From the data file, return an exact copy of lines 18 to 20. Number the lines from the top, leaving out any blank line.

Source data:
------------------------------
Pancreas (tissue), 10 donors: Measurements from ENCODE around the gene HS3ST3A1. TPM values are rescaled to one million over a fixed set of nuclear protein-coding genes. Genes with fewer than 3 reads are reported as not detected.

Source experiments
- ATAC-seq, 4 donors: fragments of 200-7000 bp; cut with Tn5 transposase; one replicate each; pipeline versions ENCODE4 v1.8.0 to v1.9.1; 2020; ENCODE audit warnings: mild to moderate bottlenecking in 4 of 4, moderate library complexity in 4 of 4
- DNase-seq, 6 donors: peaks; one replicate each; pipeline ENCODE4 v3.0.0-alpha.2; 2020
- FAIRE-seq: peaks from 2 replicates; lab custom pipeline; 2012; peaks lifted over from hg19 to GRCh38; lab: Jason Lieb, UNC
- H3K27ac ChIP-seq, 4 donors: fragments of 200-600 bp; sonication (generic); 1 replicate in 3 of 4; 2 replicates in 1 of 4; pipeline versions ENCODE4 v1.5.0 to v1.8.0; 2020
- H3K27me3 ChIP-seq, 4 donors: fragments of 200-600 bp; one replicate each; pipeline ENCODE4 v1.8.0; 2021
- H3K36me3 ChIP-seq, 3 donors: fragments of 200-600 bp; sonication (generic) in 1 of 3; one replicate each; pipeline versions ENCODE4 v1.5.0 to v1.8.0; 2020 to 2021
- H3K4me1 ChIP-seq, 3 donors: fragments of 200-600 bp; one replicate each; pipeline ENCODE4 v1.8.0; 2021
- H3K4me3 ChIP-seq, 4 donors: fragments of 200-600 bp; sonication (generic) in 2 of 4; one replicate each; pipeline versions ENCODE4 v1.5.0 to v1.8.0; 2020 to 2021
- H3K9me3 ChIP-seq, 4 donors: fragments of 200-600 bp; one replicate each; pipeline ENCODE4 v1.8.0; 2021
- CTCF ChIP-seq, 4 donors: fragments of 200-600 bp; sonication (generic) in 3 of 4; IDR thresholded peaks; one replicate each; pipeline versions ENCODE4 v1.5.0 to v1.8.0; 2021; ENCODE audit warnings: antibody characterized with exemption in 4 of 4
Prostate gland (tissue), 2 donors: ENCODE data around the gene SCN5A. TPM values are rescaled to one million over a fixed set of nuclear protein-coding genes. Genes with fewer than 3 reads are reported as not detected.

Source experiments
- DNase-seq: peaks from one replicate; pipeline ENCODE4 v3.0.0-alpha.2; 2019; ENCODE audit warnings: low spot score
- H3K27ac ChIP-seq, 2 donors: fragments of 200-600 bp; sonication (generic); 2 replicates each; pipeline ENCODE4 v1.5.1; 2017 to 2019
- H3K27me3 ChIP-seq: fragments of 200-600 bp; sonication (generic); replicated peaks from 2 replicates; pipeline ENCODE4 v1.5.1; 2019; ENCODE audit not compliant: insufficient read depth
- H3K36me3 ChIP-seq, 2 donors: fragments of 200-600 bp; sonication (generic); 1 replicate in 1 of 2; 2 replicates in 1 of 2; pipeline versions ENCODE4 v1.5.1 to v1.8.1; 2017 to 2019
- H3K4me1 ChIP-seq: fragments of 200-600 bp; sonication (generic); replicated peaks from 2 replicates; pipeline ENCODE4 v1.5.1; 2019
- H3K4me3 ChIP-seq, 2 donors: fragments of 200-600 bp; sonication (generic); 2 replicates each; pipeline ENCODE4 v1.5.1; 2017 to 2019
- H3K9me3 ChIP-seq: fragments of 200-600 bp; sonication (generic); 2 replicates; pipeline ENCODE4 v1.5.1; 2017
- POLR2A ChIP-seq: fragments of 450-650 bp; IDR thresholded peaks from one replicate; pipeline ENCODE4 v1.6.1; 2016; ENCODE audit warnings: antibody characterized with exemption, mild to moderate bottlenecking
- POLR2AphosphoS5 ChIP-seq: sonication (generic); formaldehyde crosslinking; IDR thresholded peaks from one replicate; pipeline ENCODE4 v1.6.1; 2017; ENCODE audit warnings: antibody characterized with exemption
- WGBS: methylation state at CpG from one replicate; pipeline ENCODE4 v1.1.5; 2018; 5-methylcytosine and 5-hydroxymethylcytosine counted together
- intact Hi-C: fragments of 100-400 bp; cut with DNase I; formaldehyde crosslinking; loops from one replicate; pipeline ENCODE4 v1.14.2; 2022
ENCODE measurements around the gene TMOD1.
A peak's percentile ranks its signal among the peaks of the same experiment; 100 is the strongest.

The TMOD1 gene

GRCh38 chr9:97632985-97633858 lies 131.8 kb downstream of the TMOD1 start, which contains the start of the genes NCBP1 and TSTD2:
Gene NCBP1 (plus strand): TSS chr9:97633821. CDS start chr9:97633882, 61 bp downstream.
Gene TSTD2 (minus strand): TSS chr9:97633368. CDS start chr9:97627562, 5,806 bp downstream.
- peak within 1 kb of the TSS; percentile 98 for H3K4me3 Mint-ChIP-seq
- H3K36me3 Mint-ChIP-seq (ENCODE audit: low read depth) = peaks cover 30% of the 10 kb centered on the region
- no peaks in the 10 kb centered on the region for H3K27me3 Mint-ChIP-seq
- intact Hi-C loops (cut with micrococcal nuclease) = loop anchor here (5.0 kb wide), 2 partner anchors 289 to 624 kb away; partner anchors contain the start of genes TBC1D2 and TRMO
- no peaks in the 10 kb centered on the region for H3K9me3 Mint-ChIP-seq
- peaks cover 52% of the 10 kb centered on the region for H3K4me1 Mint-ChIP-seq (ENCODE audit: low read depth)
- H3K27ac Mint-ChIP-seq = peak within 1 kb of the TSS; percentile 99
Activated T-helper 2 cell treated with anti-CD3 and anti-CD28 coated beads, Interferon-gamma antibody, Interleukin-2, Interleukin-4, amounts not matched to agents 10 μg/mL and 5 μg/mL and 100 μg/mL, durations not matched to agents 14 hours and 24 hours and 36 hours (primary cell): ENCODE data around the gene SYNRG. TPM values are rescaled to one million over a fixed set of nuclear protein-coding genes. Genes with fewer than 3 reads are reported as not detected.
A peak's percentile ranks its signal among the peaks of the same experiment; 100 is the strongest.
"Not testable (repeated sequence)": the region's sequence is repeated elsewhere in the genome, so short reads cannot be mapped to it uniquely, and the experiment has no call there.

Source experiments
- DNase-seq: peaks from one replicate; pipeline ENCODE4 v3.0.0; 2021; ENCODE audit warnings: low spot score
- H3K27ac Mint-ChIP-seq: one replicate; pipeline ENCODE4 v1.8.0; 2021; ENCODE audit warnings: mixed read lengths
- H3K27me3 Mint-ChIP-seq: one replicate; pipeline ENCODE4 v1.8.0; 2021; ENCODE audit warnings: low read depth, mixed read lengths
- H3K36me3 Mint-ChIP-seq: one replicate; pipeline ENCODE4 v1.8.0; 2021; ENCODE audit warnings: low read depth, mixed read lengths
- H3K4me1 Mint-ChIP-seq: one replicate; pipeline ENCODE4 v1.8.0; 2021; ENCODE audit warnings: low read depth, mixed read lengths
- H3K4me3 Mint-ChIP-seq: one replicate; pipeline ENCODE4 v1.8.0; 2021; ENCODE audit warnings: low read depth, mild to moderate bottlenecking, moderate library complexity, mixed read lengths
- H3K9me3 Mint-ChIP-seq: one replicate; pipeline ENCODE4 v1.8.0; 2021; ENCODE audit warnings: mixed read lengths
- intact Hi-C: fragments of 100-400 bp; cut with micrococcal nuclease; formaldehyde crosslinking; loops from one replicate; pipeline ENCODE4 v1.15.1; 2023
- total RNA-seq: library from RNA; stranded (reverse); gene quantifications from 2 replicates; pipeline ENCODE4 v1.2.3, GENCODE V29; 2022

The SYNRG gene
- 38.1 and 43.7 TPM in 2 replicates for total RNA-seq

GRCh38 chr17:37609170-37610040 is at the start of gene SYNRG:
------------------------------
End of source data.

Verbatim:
- H3K36me3 ChIP-seq, 2 donors: fragments of 200-600 bp; sonication (generic); 1 replicate in 1 of 2; 2 replicates in 1 of 2; pipeline versions ENCODE4 v1.5.1 to v1.8.1; 2017 to 2019
- H3K4me1 ChIP-seq: fragments of 200-600 bp; sonication (generic); replicated peaks from 2 replicates; pipeline ENCODE4 v1.5.1; 2019
- H3K4me3 ChIP-seq, 2 donors: fragments of 200-600 bp; sonication (generic); 2 replicates each; pipeline ENCODE4 v1.5.1; 2017 to 2019